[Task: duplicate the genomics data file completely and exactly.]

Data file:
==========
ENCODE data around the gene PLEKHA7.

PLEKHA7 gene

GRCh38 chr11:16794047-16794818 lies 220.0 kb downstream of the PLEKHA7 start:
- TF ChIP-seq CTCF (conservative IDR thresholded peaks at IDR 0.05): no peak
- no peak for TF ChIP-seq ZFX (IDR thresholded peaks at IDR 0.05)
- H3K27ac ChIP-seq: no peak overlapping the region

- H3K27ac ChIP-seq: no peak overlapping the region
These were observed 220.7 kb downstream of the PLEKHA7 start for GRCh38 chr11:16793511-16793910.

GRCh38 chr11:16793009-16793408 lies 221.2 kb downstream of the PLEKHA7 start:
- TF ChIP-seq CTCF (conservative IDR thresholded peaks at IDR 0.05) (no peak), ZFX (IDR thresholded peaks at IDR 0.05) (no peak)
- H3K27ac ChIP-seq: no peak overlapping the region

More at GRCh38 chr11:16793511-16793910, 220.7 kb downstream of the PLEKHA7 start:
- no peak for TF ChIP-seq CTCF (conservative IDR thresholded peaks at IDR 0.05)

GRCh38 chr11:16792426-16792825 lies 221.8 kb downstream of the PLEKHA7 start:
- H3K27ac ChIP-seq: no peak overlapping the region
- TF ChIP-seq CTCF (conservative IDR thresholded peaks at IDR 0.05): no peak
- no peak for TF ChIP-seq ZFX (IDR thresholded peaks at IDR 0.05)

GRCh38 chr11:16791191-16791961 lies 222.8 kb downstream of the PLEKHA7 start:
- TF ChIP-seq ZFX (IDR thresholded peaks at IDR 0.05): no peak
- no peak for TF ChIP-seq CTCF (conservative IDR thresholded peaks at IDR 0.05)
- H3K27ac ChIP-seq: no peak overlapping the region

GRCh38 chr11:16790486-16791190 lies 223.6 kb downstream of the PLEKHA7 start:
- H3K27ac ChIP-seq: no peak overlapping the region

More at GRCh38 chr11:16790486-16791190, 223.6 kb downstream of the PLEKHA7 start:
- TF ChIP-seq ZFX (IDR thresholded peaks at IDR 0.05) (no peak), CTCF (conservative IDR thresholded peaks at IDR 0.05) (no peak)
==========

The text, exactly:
ENCODE data around the gene PLEKHA7.

PLEKHA7 gene

GRCh38 chr11:16794047-16794818 lies 220.0 kb downstream of the PLEKHA7 start:
- TF ChIP-seq CTCF (conservative IDR thresholded peaks at IDR 0.05): no peak
- no peak for TF ChIP-seq ZFX (IDR thresholded peaks at IDR 0.05)
- H3K27ac ChIP-seq: no peak overlapping the region

- H3K27ac ChIP-seq: no peak overlapping the region
These were observed 220.7 kb downstream of the PLEKHA7 start for GRCh38 chr11:16793511-16793910.

GRCh38 chr11:16793009-16793408 lies 221.2 kb downstream of the PLEKHA7 start:
- TF ChIP-seq CTCF (conservative IDR thresholded peaks at IDR 0.05) (no peak), ZFX (IDR thresholded peaks at IDR 0.05) (no peak)
- H3K27ac ChIP-seq: no peak overlapping the region

More at GRCh38 chr11:16793511-16793910, 220.7 kb downstream of the PLEKHA7 start:
- no peak for TF ChIP-seq CTCF (conservative IDR thresholded peaks at IDR 0.05)

GRCh38 chr11:16792426-16792825 lies 221.8 kb downstream of the PLEKHA7 start:
- H3K27ac ChIP-seq: no peak overlapping the region
- TF ChIP-seq CTCF (conservative IDR thresholded peaks at IDR 0.05): no peak
- no peak for TF ChIP-seq ZFX (IDR thresholded peaks at IDR 0.05)

GRCh38 chr11:16791191-16791961 lies 222.8 kb downstream of the PLEKHA7 start:
- TF ChIP-seq ZFX (IDR thresholded peaks at IDR 0.05): no peak
- no peak for TF ChIP-seq CTCF (conservative IDR thresholded peaks at IDR 0.05)
- H3K27ac ChIP-seq: no peak overlapping the region

GRCh38 chr11:16790486-16791190 lies 223.6 kb downstream of the PLEKHA7 start:
- H3K27ac ChIP-seq: no peak overlapping the region

More at GRCh38 chr11:16790486-16791190, 223.6 kb downstream of the PLEKHA7 start:
- TF ChIP-seq ZFX (IDR thresholded peaks at IDR 0.05) (no peak), CTCF (conservative IDR thresholded peaks at IDR 0.05) (no peak)